Horrific sexual violence rife in eastern DRC
Save the Children Africa specialist Sarah Jacobs is in eastern DRC as the aid organisation launches its emergency response to renewed fighting in North Kivu province. She reports on the trauma the conflict is inflicting on thousands of families living in the region.
Rape is nothing new to Dr Claude Masumbuko. For the past five years he has been resident physician at Heal Africa clinic in the east of the Democratic Republic of Congo, which specialises in sexual violence and sexually transmitted diseases.
This barren field is now 'home' to some of the 176,000 people who have been forced to flee their villages
"The women and girls arrive here completely traumatised," he tells me, sitting in his small office at the busy hospital in Goma, the provincial capital of North Kivu. "They have often been rejected by their communities and are very depressed. The atrocities are terrible - we even have girls of three years old admitted for rape."
After more than a decade of civil war, the region has become associated with gross sexual violence. According to Human Rights Watch, 40,000 women and girls have been raped in DRC over the past six years. In the eastern provinces of North and South Kivu over the past year alone, the UN has registered tens of thousands of cases.
"I suffered a lot. I stayed for one week at home, bleeding"
But now even Dr Masumbuko can't believe what he is seeing. "We have never been this busy at the hospital, he says. "There are two or three new rape victims arriving here a day. It's a big increase. The military take whoever they want; they don't distinguish between adults and children. And what we're seeing is only the tip of the iceberg."
Some of the cases are so horrific, he says, he'll never be able to forget them. A few weeks ago a 13 year old was brought in who had been raped and then had a head of sweetcorn rammed inside her. By the time she arrived at the clinic it had been rotting there for two weeks.
Shortly afterwards, another girl died during while being treated at the clinic, her assailant having ripped out her vagina and rectum with the butt of his gun.
In September last year, to much fanfare, DRC held its first democratic elections. Observers hoped that for the first time, Congo's history of bad government and rebellious factions could be put rest. But for those living in the still-lawless east, there has been no such relief.
With attacks by militia groups once again increasing in intensity in North Kivu, and large numbers of troops being sent to the region, the all-too-familiar cycles of destruction, rape and violence that have plagued the country for the past ten years seem to have returned.
"Many of us have never re-found life"
I drive the 15 minutes from the hospital to Mugunga 2, one of the five sprawling camps on the outskirts of Goma. This barren field is now 'home' to some of the 176,000 people who have been forced to flee their villages in the past few months.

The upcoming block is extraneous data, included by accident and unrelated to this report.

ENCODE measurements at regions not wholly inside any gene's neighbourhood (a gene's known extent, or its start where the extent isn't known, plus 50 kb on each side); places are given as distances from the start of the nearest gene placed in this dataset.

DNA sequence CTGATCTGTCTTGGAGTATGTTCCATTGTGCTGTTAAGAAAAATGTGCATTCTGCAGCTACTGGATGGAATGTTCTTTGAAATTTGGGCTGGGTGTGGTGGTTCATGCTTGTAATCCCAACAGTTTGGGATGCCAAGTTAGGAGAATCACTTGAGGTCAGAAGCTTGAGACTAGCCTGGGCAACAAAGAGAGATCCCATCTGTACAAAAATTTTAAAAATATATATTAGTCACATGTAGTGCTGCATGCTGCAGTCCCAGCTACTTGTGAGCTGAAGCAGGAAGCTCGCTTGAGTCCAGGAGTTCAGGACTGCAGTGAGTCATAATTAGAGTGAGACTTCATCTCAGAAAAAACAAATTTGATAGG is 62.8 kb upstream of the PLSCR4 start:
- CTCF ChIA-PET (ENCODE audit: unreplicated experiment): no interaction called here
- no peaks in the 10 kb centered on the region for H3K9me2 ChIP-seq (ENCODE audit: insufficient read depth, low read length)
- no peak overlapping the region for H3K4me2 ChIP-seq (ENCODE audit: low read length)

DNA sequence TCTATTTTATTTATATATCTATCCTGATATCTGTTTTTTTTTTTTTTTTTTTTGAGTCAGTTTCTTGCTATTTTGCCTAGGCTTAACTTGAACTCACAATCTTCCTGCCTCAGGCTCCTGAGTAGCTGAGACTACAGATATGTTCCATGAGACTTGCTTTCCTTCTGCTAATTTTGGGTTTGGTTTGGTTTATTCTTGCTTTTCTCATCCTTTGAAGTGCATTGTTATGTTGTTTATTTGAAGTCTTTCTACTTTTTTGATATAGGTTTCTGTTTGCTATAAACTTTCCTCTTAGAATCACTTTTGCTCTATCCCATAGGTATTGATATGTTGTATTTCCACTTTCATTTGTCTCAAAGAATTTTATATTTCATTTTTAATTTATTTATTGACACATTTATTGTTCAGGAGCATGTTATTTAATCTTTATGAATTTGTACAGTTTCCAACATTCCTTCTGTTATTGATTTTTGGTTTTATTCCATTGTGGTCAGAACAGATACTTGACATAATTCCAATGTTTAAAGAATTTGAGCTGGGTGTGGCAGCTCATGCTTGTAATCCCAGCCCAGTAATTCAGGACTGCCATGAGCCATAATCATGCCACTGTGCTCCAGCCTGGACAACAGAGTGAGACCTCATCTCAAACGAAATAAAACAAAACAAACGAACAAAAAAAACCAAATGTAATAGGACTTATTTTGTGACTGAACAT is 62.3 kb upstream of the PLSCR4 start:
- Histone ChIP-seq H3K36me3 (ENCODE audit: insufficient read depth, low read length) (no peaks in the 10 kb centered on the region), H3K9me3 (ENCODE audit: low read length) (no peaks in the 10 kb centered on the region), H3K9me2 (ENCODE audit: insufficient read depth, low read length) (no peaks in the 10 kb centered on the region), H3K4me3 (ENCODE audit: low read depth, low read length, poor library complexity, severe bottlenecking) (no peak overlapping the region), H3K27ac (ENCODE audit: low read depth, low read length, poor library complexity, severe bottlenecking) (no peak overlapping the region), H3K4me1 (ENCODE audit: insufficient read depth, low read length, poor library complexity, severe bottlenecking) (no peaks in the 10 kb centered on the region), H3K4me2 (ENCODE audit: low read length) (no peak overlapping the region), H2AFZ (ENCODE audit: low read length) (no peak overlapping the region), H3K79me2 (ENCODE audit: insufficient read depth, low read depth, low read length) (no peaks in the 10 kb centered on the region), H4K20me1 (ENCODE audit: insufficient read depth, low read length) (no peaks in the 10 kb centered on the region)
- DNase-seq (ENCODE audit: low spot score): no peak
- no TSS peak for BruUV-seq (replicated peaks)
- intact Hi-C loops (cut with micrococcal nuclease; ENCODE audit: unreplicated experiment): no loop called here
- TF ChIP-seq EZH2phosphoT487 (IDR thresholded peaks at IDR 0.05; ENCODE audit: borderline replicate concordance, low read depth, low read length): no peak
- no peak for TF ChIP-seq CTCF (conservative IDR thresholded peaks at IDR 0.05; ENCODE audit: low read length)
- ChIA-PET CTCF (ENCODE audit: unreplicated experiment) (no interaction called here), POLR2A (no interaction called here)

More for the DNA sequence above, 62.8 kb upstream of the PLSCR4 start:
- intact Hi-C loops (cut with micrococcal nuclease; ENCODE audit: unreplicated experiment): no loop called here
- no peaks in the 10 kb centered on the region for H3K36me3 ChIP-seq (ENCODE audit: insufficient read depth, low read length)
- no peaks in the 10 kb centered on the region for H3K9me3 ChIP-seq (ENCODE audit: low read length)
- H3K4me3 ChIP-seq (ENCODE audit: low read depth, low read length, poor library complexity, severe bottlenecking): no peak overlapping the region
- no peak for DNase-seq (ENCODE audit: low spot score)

"Many of us have never re-found life," says camp secretary Benjamin Mafuluko Mugaliya.
He stands behind a battered table - there are no chairs - in a small hut he uses as the camp's headquarters. "People are suffering terribly. The militias come, burn our villages, kill and rape. It's very difficult for us trying to care for families here. We try to protect them but it's difficult, especially when children are going out into the village to try and earn money. They are exploited in and out of the camp."
In the labyrinthine pathways that thread between rows of close-packed tents, I come across Madeleine*, a quietly spoken 17 year old who arrived at the camp one month ago. She lives alone in a small shelter made from bamboo and banana leaves. When it rains, she tells me, everything gets wet. Plastic sheeting here is in short supply.
"When I'm in bed at night, it's frightening," she says, looking at the floor. "During the night people come by and pull up the blanket over the door. They look at me, and won't answer when I ask who they are."
Two months ago, she was raped by two militia men who found her working in the fields. "Each one took me," she says. "I suffered a lot. I stayed for one week at home, bleeding. I couldn't walk. Then my father threw me out because he thought I was pregnant and carrying an enemy child."
With me is Angelique Myirasafari, a social worker with aid organisation Save the Children, which is working with children in the camps around Goma.
"We help look after children who have been separated from their families, listening to their stories, helping them to get medical care, trying to trace their parents," she says.
"Sometimes you can't believe the stories you are hearing. The huge military build up in North Kivu means there are now tens of thousands of men patrolling the area, taking whatever they want from the population. Often children have been abused, or have seen members of their family raped, and the psychological effects can last their entire lifetime."
We walk back together across the camp to the charity's 'Listening Point', where children come to get help. "After ten years of fighting it feels like the country is on the brink again, and it can't be allowed to happen."
She waves her arm towards the door. "All these children want is to be at home with their families, going to school and able to be responsible for their own lives. If steps aren't taken now to calm this conflict, they're going to be the biggest victims."
*The name in this article has been changed
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